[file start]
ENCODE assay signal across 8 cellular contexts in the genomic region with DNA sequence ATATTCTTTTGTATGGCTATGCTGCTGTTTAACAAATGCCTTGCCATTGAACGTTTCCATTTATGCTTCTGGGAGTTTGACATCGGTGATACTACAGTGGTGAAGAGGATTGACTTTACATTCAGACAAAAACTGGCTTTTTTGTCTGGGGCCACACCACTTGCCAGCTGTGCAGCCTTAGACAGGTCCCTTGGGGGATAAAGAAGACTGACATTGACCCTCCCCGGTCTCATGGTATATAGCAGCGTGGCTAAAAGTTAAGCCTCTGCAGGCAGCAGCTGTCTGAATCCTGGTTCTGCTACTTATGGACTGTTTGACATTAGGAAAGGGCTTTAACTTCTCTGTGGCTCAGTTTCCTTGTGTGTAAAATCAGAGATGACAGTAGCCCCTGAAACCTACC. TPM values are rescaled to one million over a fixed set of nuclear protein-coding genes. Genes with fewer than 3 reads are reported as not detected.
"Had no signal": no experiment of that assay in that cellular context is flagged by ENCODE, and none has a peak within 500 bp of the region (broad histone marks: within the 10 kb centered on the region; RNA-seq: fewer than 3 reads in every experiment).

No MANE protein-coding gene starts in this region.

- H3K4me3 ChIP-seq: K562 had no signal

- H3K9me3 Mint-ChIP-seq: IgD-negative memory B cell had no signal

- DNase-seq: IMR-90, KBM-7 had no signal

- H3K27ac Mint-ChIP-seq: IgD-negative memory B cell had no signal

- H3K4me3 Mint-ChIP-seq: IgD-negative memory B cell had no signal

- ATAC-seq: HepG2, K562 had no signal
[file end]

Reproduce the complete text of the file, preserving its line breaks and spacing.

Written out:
ENCODE assay signal across 8 cellular contexts in the genomic region with DNA sequence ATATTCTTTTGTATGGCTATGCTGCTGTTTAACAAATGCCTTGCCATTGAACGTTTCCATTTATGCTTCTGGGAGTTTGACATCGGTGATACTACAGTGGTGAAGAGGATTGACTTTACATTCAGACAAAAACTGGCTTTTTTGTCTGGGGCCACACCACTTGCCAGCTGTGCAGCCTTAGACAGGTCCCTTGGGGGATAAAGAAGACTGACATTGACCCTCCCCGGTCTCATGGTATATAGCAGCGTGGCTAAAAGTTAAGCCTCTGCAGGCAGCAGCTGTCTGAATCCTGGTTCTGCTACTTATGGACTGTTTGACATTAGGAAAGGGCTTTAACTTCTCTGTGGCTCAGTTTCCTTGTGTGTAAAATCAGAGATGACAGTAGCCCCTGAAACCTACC. TPM values are rescaled to one million over a fixed set of nuclear protein-coding genes. Genes with fewer than 3 reads are reported as not detected.
"Had no signal": no experiment of that assay in that cellular context is flagged by ENCODE, and none has a peak within 500 bp of the region (broad histone marks: within the 10 kb centered on the region; RNA-seq: fewer than 3 reads in every experiment).

No MANE protein-coding gene starts in this region.

- H3K4me3 ChIP-seq: K562 had no signal

- H3K9me3 Mint-ChIP-seq: IgD-negative memory B cell had no signal

- DNase-seq: IMR-90, KBM-7 had no signal

- H3K27ac Mint-ChIP-seq: IgD-negative memory B cell had no signal

- H3K4me3 Mint-ChIP-seq: IgD-negative memory B cell had no signal

- ATAC-seq: HepG2, K562 had no signal